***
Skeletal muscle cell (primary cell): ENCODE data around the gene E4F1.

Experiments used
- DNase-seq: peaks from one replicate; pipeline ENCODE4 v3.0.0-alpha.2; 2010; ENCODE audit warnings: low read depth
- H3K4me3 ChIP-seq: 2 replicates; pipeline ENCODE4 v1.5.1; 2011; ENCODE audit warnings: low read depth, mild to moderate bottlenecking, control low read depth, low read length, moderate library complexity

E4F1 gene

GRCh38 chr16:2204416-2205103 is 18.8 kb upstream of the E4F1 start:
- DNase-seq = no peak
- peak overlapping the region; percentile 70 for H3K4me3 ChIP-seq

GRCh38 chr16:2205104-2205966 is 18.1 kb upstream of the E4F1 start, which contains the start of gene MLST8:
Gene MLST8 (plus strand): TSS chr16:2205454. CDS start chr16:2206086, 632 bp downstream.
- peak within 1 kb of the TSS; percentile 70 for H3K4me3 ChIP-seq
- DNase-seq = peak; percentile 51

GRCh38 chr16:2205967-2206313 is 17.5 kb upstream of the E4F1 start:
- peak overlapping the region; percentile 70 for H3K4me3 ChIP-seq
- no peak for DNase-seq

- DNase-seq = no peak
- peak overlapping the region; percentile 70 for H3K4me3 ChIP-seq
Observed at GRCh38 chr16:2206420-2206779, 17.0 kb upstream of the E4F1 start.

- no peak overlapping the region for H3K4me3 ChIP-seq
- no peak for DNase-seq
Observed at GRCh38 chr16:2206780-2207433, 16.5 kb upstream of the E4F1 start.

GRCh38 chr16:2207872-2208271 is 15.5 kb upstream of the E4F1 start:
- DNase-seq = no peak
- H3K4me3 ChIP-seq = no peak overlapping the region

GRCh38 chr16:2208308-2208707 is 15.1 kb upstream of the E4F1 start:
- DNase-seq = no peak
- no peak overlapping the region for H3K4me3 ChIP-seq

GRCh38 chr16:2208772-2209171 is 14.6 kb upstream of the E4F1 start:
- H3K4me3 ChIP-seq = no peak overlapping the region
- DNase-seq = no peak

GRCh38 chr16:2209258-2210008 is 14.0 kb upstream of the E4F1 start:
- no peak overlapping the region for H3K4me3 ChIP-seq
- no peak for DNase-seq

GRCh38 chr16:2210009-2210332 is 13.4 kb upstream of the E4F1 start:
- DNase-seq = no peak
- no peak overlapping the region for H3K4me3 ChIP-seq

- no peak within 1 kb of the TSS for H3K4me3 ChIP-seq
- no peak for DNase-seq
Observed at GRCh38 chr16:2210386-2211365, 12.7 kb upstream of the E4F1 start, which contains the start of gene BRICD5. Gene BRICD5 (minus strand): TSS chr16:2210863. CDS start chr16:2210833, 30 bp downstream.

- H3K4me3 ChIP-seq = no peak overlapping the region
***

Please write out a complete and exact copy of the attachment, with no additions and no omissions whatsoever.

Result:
Skeletal muscle cell (primary cell): ENCODE data around the gene E4F1.

Experiments used
- DNase-seq: peaks from one replicate; pipeline ENCODE4 v3.0.0-alpha.2; 2010; ENCODE audit warnings: low read depth
- H3K4me3 ChIP-seq: 2 replicates; pipeline ENCODE4 v1.5.1; 2011; ENCODE audit warnings: low read depth, mild to moderate bottlenecking, control low read depth, low read length, moderate library complexity

E4F1 gene

GRCh38 chr16:2204416-2205103 is 18.8 kb upstream of the E4F1 start:
- DNase-seq = no peak
- peak overlapping the region; percentile 70 for H3K4me3 ChIP-seq

GRCh38 chr16:2205104-2205966 is 18.1 kb upstream of the E4F1 start, which contains the start of gene MLST8:
Gene MLST8 (plus strand): TSS chr16:2205454. CDS start chr16:2206086, 632 bp downstream.
- peak within 1 kb of the TSS; percentile 70 for H3K4me3 ChIP-seq
- DNase-seq = peak; percentile 51

GRCh38 chr16:2205967-2206313 is 17.5 kb upstream of the E4F1 start:
- peak overlapping the region; percentile 70 for H3K4me3 ChIP-seq
- no peak for DNase-seq

- DNase-seq = no peak
- peak overlapping the region; percentile 70 for H3K4me3 ChIP-seq
Observed at GRCh38 chr16:2206420-2206779, 17.0 kb upstream of the E4F1 start.

- no peak overlapping the region for H3K4me3 ChIP-seq
- no peak for DNase-seq
Observed at GRCh38 chr16:2206780-2207433, 16.5 kb upstream of the E4F1 start.

GRCh38 chr16:2207872-2208271 is 15.5 kb upstream of the E4F1 start:
- DNase-seq = no peak
- H3K4me3 ChIP-seq = no peak overlapping the region

GRCh38 chr16:2208308-2208707 is 15.1 kb upstream of the E4F1 start:
- DNase-seq = no peak
- no peak overlapping the region for H3K4me3 ChIP-seq

GRCh38 chr16:2208772-2209171 is 14.6 kb upstream of the E4F1 start:
- H3K4me3 ChIP-seq = no peak overlapping the region
- DNase-seq = no peak

GRCh38 chr16:2209258-2210008 is 14.0 kb upstream of the E4F1 start:
- no peak overlapping the region for H3K4me3 ChIP-seq
- no peak for DNase-seq

GRCh38 chr16:2210009-2210332 is 13.4 kb upstream of the E4F1 start:
- DNase-seq = no peak
- no peak overlapping the region for H3K4me3 ChIP-seq

- no peak within 1 kb of the TSS for H3K4me3 ChIP-seq
- no peak for DNase-seq
Observed at GRCh38 chr16:2210386-2211365, 12.7 kb upstream of the E4F1 start, which contains the start of gene BRICD5. Gene BRICD5 (minus strand): TSS chr16:2210863. CDS start chr16:2210833, 30 bp downstream.

- H3K4me3 ChIP-seq = no peak overlapping the region